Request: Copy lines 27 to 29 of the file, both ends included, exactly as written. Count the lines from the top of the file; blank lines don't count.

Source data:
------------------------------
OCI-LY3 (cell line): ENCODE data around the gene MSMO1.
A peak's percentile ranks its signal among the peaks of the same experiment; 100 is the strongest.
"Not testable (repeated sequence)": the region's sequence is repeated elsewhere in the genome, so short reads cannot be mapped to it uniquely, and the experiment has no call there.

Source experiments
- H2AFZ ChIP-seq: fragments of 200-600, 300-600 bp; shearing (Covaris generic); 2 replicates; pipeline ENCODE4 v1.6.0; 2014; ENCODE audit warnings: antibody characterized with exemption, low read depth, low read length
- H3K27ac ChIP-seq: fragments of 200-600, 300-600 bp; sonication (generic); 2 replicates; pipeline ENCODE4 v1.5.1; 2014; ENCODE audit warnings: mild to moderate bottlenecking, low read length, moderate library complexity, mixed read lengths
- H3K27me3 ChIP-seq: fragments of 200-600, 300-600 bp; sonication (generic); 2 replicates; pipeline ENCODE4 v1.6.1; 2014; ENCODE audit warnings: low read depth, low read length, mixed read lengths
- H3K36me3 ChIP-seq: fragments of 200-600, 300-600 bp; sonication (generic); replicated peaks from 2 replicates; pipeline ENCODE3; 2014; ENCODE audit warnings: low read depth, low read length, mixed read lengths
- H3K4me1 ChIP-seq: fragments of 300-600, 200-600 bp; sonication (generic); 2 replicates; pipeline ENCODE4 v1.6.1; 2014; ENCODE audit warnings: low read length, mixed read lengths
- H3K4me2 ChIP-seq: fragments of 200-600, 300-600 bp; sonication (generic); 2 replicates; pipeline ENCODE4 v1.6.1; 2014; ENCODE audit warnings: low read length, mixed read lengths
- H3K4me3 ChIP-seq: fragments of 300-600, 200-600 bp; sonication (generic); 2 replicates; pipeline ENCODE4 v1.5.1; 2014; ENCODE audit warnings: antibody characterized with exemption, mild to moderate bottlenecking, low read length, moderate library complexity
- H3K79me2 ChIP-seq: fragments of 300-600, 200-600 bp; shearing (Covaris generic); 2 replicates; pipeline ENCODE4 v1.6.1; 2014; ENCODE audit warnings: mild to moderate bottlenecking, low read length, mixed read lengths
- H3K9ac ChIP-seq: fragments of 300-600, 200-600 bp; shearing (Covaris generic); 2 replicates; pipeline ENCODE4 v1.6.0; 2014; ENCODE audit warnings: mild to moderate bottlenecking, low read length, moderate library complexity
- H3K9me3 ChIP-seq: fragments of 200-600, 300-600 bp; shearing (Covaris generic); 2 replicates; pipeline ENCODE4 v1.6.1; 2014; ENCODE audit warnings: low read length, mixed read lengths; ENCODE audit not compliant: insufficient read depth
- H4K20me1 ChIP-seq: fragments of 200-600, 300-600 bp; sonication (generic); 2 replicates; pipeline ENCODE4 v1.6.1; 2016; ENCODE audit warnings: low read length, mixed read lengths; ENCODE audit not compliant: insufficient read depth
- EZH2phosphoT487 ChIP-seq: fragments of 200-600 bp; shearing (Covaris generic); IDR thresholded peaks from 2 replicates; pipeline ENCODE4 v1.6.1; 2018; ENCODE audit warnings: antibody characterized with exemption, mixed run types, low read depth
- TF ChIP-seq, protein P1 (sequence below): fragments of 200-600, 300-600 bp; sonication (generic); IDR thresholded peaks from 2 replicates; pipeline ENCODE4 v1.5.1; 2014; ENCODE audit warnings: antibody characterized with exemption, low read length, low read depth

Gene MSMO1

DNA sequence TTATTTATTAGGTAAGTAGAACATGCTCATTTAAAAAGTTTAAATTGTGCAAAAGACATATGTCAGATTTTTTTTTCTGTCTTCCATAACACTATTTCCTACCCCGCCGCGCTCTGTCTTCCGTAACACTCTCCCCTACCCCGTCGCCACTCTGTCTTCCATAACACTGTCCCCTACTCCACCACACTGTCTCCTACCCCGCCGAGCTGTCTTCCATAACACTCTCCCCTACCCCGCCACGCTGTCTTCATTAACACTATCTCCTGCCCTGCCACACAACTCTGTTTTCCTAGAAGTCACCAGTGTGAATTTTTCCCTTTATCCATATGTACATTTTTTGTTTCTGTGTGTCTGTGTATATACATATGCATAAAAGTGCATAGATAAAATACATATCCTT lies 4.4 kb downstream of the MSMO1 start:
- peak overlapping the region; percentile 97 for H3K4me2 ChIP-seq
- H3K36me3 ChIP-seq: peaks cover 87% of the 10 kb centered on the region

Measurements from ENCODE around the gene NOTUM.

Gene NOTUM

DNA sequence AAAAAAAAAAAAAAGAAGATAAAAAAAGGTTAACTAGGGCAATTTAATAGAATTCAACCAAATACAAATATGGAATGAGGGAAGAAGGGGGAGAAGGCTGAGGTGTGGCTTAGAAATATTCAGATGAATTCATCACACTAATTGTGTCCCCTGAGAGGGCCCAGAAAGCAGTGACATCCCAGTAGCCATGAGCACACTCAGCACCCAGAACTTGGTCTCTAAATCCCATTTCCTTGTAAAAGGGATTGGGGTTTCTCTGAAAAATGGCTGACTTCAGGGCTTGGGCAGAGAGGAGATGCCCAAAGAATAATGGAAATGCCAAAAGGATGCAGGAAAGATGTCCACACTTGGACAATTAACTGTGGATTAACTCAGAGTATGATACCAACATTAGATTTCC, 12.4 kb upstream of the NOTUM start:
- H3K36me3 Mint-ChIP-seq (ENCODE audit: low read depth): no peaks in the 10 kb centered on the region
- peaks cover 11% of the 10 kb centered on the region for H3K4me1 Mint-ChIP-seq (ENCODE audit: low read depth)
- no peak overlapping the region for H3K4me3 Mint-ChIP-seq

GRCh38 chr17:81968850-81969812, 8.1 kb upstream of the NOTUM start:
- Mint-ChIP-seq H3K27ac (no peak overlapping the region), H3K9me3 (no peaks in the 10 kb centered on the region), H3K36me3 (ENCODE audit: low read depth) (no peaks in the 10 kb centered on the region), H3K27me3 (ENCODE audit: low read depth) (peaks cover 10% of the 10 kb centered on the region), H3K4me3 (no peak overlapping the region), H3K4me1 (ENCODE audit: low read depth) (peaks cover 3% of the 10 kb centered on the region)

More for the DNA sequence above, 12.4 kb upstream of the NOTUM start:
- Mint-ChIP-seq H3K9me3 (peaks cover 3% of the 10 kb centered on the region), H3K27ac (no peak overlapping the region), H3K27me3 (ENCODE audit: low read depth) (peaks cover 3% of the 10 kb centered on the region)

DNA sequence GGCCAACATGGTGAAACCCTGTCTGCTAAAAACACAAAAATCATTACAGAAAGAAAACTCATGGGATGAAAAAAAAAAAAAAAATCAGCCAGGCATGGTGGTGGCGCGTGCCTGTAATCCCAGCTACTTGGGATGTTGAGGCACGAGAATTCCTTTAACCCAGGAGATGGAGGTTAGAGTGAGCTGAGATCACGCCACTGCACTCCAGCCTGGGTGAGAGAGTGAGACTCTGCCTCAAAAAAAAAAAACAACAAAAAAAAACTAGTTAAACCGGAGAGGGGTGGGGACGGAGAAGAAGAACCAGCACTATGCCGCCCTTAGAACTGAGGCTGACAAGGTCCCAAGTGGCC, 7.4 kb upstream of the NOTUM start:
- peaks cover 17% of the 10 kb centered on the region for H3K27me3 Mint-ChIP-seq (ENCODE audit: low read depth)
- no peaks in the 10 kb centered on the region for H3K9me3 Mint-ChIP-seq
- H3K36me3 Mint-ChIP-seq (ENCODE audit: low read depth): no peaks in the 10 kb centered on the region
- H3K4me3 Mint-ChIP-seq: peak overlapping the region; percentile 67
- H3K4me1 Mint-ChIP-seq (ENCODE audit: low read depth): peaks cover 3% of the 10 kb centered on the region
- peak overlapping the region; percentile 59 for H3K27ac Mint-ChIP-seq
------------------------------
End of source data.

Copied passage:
- no peak overlapping the region for H3K4me3 Mint-ChIP-seq

GRCh38 chr17:81968850-81969812, 8.1 kb upstream of the NOTUM start:
- Mint-ChIP-seq H3K27ac (no peak overlapping the region), H3K9me3 (no peaks in the 10 kb centered on the region), H3K36me3 (ENCODE audit: low read depth) (no peaks in the 10 kb centered on the region), H3K27me3 (ENCODE audit: low read depth) (peaks cover 10% of the 10 kb centered on the region), H3K4me3 (no peak overlapping the region), H3K4me1 (ENCODE audit: low read depth) (peaks cover 3% of the 10 kb centered on the region)